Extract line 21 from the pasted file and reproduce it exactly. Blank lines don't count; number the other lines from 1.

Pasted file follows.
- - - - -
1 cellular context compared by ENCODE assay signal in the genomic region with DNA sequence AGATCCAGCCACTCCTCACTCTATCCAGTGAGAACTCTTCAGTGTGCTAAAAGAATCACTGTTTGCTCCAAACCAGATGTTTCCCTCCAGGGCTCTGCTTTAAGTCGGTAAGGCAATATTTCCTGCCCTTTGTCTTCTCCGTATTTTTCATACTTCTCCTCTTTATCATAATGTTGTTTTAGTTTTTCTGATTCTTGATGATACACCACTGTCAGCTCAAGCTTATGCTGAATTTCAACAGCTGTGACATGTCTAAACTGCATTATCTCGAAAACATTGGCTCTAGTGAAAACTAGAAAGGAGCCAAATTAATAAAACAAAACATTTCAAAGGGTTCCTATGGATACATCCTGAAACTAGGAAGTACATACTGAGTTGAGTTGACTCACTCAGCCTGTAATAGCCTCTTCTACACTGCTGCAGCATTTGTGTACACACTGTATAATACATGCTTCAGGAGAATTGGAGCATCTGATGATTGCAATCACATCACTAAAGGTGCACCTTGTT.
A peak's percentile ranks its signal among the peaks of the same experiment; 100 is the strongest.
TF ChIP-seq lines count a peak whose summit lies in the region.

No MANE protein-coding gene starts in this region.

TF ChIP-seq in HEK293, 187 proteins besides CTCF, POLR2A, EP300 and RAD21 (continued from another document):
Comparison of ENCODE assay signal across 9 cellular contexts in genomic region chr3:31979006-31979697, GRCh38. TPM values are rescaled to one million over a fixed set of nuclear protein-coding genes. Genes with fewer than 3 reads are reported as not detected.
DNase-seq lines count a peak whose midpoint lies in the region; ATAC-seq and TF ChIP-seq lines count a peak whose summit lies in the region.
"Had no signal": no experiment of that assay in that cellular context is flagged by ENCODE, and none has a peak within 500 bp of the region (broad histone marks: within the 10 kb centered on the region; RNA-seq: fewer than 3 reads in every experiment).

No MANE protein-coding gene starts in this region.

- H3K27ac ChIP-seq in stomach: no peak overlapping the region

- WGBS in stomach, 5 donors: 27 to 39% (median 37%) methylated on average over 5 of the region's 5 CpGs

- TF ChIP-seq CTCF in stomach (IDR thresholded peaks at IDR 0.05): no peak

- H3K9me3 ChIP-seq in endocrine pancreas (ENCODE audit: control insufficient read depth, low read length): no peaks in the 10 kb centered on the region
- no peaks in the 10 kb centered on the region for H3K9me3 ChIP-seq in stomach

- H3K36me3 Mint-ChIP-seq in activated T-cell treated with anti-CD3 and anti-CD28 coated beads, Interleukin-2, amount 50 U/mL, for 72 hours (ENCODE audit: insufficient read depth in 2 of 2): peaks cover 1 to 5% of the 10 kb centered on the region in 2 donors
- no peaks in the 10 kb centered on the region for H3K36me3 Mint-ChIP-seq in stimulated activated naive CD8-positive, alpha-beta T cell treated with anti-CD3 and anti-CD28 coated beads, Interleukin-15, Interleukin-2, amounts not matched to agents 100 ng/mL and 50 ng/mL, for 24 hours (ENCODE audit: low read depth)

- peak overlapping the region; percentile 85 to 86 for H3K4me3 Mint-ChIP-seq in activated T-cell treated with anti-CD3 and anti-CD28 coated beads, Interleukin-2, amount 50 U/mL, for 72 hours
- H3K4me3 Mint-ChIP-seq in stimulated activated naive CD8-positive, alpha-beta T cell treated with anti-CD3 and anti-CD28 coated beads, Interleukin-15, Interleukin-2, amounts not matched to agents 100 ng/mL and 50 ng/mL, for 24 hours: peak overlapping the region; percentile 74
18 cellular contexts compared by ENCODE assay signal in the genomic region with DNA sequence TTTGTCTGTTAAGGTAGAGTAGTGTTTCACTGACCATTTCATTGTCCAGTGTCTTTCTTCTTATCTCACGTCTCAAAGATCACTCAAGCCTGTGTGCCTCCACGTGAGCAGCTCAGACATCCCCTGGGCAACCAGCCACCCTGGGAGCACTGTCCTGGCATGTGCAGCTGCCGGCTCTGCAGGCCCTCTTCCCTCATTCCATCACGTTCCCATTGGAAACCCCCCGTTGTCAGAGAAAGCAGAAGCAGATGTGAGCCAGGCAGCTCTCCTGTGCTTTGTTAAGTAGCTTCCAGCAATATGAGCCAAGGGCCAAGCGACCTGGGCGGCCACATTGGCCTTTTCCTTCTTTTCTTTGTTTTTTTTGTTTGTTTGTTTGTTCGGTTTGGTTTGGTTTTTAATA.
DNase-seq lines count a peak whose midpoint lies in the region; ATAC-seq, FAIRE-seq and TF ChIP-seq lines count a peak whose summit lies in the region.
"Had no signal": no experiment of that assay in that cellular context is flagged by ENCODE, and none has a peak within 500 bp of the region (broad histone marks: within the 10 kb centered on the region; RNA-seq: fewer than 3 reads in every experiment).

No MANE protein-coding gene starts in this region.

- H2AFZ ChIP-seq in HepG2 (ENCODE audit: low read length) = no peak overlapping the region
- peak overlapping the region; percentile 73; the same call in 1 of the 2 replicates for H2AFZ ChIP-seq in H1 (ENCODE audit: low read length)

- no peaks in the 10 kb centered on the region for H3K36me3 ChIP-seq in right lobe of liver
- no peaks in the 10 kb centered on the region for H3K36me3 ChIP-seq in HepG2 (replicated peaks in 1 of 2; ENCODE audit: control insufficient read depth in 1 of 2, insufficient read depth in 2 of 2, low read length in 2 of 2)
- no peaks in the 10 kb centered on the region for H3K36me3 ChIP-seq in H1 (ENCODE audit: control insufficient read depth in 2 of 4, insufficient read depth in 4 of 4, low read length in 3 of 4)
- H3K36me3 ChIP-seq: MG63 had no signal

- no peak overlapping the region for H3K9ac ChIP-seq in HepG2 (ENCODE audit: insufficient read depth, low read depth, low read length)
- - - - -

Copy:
"Had no signal": no experiment of that assay in that cellular context is flagged by ENCODE, and none has a peak within 500 bp of the region (broad histone marks: within the 10 kb centered on the region; RNA-seq: fewer than 3 reads in every experiment).